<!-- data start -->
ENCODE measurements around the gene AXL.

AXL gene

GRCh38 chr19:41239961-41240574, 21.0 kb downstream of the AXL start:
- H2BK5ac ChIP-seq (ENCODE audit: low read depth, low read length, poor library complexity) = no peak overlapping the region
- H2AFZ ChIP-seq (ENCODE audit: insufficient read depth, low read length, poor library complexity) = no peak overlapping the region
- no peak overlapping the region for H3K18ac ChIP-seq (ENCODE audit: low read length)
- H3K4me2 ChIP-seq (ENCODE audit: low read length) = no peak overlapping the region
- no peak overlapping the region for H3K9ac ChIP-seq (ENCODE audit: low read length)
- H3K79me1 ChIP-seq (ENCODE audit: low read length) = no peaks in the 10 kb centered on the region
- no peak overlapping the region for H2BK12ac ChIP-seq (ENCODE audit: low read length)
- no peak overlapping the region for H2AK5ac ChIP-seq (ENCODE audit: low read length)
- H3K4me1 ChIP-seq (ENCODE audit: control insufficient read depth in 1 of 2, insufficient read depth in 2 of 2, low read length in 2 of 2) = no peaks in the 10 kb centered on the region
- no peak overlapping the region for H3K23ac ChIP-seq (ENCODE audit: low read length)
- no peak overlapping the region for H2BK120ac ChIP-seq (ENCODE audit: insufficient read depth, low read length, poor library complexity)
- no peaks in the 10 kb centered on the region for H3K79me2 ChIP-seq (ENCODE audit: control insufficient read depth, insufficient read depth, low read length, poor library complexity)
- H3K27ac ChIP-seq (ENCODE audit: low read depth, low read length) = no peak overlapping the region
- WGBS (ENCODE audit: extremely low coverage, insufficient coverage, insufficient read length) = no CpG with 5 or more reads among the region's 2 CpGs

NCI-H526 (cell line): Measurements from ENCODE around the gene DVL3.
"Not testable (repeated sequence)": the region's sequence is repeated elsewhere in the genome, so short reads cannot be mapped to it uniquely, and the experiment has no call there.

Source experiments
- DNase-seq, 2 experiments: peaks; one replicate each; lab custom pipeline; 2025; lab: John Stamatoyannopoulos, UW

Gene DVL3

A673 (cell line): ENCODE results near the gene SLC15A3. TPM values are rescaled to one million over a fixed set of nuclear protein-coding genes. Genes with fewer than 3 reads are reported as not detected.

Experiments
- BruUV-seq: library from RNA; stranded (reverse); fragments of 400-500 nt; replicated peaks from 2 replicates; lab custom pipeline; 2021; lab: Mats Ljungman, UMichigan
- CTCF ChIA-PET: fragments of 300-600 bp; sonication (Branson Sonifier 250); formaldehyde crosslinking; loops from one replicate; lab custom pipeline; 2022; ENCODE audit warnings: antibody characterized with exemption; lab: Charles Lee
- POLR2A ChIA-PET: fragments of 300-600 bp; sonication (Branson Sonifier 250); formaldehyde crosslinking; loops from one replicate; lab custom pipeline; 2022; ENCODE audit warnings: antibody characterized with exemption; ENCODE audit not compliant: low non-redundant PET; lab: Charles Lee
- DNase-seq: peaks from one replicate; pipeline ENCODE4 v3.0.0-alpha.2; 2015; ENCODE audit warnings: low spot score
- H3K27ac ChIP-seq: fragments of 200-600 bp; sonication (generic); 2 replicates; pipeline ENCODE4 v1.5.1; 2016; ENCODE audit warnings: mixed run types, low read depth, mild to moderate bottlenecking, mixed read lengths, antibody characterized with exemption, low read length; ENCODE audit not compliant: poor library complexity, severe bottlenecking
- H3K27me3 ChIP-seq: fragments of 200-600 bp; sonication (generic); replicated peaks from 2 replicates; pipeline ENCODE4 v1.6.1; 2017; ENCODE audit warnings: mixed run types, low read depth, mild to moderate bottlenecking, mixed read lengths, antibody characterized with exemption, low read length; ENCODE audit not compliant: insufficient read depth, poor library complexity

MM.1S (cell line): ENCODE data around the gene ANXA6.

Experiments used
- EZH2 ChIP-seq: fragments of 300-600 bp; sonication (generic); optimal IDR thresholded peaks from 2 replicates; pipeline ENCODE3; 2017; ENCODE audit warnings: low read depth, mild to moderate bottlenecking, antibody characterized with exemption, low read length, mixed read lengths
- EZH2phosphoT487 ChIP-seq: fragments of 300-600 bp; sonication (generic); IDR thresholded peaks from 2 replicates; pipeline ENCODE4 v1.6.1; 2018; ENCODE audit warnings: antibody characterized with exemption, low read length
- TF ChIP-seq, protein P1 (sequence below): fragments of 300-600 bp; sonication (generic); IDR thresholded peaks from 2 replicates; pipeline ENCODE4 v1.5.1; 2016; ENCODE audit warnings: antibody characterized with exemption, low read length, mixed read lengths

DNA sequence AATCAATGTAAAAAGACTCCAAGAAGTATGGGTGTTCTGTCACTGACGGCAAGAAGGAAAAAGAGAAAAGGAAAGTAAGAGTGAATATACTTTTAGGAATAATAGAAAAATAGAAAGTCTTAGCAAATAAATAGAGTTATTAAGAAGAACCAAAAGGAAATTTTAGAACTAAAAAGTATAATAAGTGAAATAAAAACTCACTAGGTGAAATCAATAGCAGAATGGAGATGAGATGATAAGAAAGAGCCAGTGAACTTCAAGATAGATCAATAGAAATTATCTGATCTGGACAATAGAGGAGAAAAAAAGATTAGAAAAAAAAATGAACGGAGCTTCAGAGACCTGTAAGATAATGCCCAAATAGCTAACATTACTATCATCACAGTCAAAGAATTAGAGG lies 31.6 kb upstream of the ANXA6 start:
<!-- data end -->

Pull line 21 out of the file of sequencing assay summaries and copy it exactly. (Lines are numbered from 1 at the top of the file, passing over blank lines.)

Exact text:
- DNase-seq, 2 experiments: peaks; one replicate each; lab custom pipeline; 2025; lab: John Stamatoyannopoulos, UW